On Tuesday, Jeremy Alford had the results of a poll on the Baton Rouge mayor’s race that had been conducted three weeks ago by the Citizens For A Better Baton Rouge PAC…
“Donors to the pro-White super PAC in Baton Rouge’s mayoral race were sent poll numbers today by PAC chairman Eddie Rispone. The PAC, Citizens for a Better Baton Rouge, is supporting Sen. Bodi White. The poll was taken before the flooding. Here’s the rundown: White, 24 percent; Sen. Sharon Weston Broome, 23; Rep. Denise Marcelle, 17; Councilman John Delgado, 10; Smokie Bourgeois, 7; Darryl Gissel, 4; someone else, 2; and undecided, 13 percent. (Remington Research Group, Kansas City, MO; survey conducted Aug. 8-9; 897 likely voters; margin +/-3.26)”
There hasn’t been an enormous amount of polling in the race, and this isn’t exactly an independent poll given that it was conducted for Bodi White’s political action committee. But as Remington Research is the firm we at the Hayride used for the Senate poll we released earlier this week, we’re going to go ahead and say that if these numbers don’t accurately reflect the state of the race they’re probably pretty close.
Particularly since most of the folks you talk to figure that this is going to come down to a Bodi White-vs.-Sharon Weston Broome runoff anyway, and that’s what this poll shows.
It seems the field is broken down more or less by twos: you have the two Republicans in White and John Delgado, the two Democrats in Broome and Denise Marcelle, the two independents/offbeat candidates in Smokie Bourgeois and Darryl Gissel; though Bourgeois is running as a Republican he’s really just in the race so as to harass Delgado, and then there’s everybody else, none of whom look like they’ll be a factor in the race.
And the independents/offbeat candidates aren’t all that relevant, although it’s not a bad bet that between them they could pull 15 percent of the vote in the primary or maybe more.
So what’s interesting about this poll is a couple of things. First, a 10 percent showing by Delgado is not overly encouraging for him – and events haven’t been kind to him since the survey was taken. After all, Delgado is the bar owner who sued the sheriff of East Baton Rouge Parish for imposing a curfew for a couple of days after the flooding in the Baton Rouge area; that doesn’t exactly smack of selfless leadership or personal sacrifice for the greater good (and I say that as somebody who was largely agnostic about the curfew). Bad optics.
And worse optics. This looked different a month ago…
There used to be a Delgado on the end of that name. Now there isn’t.
Every political consultant in America will tell you that you can’t have that kind of stuff out there if you want to win an election. One wonders how Delgado expects to grow that 10 percent before November with his personal life in a state of disrepair – or even what he’s still doing in the race.
The other interesting takeaway from the poll is Marcelle’s 17 percent.
After Alton Sterling was shot by a Baton Rouge policeman, Marcelle did everything she could to make herself the Black Lives Matter candidate, only to see that gambit blow up in her face when a Black Lives Matter-inspired loon gunned down three local law enforcement officers and put another on life support. At that point, a lot of the thinking was that she was cooked.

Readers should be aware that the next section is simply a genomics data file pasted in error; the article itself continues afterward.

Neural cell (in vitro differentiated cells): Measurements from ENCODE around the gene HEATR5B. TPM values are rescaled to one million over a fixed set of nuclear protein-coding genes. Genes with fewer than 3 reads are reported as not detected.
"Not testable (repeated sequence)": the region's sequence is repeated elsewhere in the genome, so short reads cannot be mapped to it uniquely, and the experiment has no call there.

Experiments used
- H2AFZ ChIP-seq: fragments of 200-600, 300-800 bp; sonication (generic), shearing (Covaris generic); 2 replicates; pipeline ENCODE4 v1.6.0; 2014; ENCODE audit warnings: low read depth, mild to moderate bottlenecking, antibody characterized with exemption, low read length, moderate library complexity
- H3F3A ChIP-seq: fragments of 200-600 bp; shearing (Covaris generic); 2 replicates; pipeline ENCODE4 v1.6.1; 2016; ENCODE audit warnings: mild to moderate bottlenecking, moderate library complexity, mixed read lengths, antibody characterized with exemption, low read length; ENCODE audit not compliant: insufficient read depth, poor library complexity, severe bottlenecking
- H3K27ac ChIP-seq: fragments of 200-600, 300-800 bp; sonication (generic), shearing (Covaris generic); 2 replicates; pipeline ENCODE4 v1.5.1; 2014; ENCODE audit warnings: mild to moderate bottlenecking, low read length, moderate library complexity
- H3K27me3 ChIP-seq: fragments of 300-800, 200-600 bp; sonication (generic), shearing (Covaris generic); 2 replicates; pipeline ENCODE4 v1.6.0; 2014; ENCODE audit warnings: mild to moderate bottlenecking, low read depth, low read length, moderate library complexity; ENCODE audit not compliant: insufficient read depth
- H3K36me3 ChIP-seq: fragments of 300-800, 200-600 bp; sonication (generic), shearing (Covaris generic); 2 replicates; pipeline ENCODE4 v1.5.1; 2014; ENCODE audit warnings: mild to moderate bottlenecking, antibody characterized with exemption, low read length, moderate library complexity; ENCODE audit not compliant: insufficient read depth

And yet just three weeks after the cop-killing, she was still at 17 percent.
Which suggests, if these numbers are correct, that Marcelle presents a bit stronger challenge to Broome for the latter’s spot in the runoff than Delgado does to White. That isn’t a complete shock; White’s base of voters was always stronger than Delgado’s, while Marcelle has always seemed a little more able to make headlines than the relatively-reserved Broome.
But with only six points separating Broome and Marcelle, it’s not impossible Marcelle could close that gap given the right set of events between now and November.
White’s camp would much prefer a runoff with Marcelle, as her ability to attract crossover support from white voters is almost nil. Broome would stand to fare a little better. The voter registration statistics for East Baton Rouge Parish, updated yesterday, show the following racial breakdown…
White: 147,535 (51.7 percent)
Black: 124,356 (43.6 percent)
Other: 13,544 (4.7 percent)
You probably didn’t realize that white voters made up 52 percent of the vote in Baton Rouge, particularly based on the fact Kip Holden has won three comfortable victories as the city’s mayor since 2004, but it’s true. That means a black Democrat candidate has to pick up some percentage of white vote – around 10 percent should do it – in order to win.
Broome, who’s largely inoffensive in the way she carries herself and more or less a garden-variety liberal, though without the ability Holden has to make folks believe she’s a pro-business Democrat, has a shot to sway some white voters. Marcelle is like poison for them.
And it ought to be reiterated that the electorate for the runoff will look a lot different than the one in the primary. The primary election comes on November 8, the day of the presidential election. The runoff comes in December, and it will have a lot lower turnout – which generally means it’ll be an older, whiter, richer and more conservative electorate.
It’s tough to bet against Broome getting to the runoff, and a White-Broome runoff might well be too close to call at this point. The fact that Marcelle is hanging around, though, could make the primary more interesting than people think.